SpaceX’s Starship Mk1 rocket already has three Raptors installed, says Elon Musk

A Teslarati artist's impression of a triple-Raptor Starship and a September 23rd photo of the spacecraft's bottom half taken by Elon Musk. (NASASpaceflight - bocachicagal, Elon Musk, Teslarati)

In a few late-night tweets, SpaceX CEO Elon Musk offered a rare view inside the company’s Boca Chica Starship fabrication building and revealed that technicians had already installed all three Raptor engines on Starship Mk1.

SpaceX is in the midst of a frenetic few weeks of activity as technicians and engineers – some likely flown in from Florida – work around the clock to ready Starship Mk1 for its first flight tests. Musk is also scheduled to present an official update on Starship’s latest design on September 28th and likely wants to have a complete Starship (or nearly so) as an imposing backdrop for the media event.

The news that SpaceX has already installed all three Raptor engines on Starship Mk1 comes as a surprise, an exceedingly rare instance thanks to near-continuous coverage provided by several local residents and 24/7 livestreams. On September 22nd, at least one Raptor engine was spotted arriving in Boca Chica, but no onlookers noticed engine installation operations.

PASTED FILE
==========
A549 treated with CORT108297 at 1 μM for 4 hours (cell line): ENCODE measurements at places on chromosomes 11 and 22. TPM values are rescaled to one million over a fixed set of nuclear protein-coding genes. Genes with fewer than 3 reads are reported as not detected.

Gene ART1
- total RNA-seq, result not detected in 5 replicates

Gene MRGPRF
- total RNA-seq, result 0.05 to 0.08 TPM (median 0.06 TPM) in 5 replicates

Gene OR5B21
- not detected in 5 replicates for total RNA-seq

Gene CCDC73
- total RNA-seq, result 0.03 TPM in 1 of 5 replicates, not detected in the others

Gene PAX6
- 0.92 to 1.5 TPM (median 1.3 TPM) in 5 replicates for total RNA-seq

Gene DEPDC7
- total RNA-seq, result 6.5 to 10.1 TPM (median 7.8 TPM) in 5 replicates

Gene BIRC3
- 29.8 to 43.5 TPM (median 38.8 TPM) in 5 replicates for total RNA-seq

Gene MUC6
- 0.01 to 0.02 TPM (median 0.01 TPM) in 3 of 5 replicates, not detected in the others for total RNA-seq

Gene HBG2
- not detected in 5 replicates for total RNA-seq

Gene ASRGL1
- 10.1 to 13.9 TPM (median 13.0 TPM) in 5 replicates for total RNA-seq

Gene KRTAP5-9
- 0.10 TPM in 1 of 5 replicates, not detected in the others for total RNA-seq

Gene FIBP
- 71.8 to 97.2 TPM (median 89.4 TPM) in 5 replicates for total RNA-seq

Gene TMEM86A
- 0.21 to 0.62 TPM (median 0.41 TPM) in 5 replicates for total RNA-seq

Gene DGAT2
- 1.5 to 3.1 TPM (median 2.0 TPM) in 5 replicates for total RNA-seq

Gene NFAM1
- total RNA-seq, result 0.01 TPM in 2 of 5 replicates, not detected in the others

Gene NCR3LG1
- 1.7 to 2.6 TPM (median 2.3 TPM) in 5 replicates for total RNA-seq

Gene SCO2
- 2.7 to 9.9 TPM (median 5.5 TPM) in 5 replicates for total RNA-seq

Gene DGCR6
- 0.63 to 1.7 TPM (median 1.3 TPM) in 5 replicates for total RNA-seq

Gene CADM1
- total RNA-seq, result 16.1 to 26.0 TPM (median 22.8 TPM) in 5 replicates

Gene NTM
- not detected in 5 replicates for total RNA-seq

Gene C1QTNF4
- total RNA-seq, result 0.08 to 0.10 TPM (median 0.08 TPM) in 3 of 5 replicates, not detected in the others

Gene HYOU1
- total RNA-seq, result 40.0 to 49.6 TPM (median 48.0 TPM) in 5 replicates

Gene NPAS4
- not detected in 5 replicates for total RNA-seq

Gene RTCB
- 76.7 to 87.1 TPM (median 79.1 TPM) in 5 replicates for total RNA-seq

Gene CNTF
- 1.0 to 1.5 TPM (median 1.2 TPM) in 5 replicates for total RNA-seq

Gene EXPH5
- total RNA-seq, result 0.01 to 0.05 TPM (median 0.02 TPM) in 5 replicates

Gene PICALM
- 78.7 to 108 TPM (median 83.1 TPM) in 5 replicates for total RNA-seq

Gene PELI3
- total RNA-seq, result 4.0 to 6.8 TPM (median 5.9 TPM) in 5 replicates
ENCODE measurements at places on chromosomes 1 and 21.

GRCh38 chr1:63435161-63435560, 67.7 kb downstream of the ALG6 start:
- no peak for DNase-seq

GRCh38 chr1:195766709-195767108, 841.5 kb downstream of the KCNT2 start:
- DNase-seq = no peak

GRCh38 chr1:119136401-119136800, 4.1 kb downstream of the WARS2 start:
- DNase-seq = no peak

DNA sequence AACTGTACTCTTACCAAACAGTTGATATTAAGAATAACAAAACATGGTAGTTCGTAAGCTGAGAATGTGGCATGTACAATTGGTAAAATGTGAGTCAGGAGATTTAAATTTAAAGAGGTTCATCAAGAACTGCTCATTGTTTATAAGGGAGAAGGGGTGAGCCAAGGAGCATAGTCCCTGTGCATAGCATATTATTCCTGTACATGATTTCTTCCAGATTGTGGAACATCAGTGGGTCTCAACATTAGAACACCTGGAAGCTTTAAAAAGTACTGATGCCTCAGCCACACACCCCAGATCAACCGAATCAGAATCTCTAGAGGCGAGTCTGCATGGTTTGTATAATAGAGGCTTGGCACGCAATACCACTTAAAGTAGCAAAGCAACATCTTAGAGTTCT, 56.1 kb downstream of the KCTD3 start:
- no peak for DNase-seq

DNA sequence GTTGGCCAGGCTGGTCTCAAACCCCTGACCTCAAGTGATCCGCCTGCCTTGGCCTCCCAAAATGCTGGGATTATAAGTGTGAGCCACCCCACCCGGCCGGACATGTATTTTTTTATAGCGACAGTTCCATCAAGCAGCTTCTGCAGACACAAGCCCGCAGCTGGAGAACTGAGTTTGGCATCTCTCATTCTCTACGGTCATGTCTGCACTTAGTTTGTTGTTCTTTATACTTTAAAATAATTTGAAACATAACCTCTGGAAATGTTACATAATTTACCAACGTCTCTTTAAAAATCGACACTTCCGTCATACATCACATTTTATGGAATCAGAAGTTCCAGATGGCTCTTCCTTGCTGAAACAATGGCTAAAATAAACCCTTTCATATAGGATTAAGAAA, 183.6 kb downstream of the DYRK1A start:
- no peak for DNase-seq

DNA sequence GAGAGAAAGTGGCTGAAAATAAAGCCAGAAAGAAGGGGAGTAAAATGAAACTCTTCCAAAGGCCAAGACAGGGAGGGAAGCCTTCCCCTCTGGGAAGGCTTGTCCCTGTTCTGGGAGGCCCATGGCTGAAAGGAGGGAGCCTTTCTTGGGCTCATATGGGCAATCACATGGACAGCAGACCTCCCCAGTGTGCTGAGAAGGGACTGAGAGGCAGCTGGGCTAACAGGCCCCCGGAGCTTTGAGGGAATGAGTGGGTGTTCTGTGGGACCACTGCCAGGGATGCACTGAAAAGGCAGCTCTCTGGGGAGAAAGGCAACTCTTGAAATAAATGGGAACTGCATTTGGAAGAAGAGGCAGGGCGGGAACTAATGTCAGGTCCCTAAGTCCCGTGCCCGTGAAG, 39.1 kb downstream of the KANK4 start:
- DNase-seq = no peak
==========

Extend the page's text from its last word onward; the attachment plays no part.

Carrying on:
Capable of producing 600+ metric tons (1.3M lbf) of thrust, those three Raptors were attached to a custom-fabricated thrust structure that was installed inside Starship Mk1 on August 14th, barely a month ago. There’s a chance that one or several of the Raptors installed are nonfunctional spares, but it’s likely that the engines installed are ready for flight and have completed static fires in McGregor, Texas. As such, they could very well be the engines that will power Starship’s inaugural flight tests, the first of which will involve a suborbital launch to an altitude of more than 20 km (12.5 mi).

Musk says that Starship Mk1’s three segments could be stacked atop each other as early as Wednesday, September 25th, also implying that the spacecraft prototype’s nose section should be fully outfitted with batteries, header tanks (small propellant tanks), its own actuating fins, and more in the next 2-3 days.

Additionally, Musk published a brief video inside SpaceX’s recently-completed Boca Chica Starship fabrication building, the only semi-permanent building the company has built at its South Texas facilities. Featuring an abstract series of mirror-like steel panels that created a bit of a house-of-mirrors effect, Musk says the items pictured will be combined to form Starship Mk1 wing hinges and raceways, an external tunnel used for plumbing and cable routing.

SpaceX installed both of Starship Mk1’s aft wings/flaps over a 48 hour period, wrapping up the basic mechanical integration on September 22nd. Work has started on the prototype’s raceway and the frames of the first two wing hinge covers were spotted on Friday. As of midnight local time on September 23rd, SpaceX technicians were welding propellant feed lines to the outside of Starship’s tank section and installing the rocket’s header tanks – small secondary propellant tanks – inside its pointed nose section.

Check out Teslarati’s newsletters for prompt updates, on-the-ground perspectives, and unique glimpses of SpaceX’s rocket launch and recovery processes.

"Eric Ralph : @twitter.com/13ericralph31 I write about space, among other things.."
Disqus Comments Loading...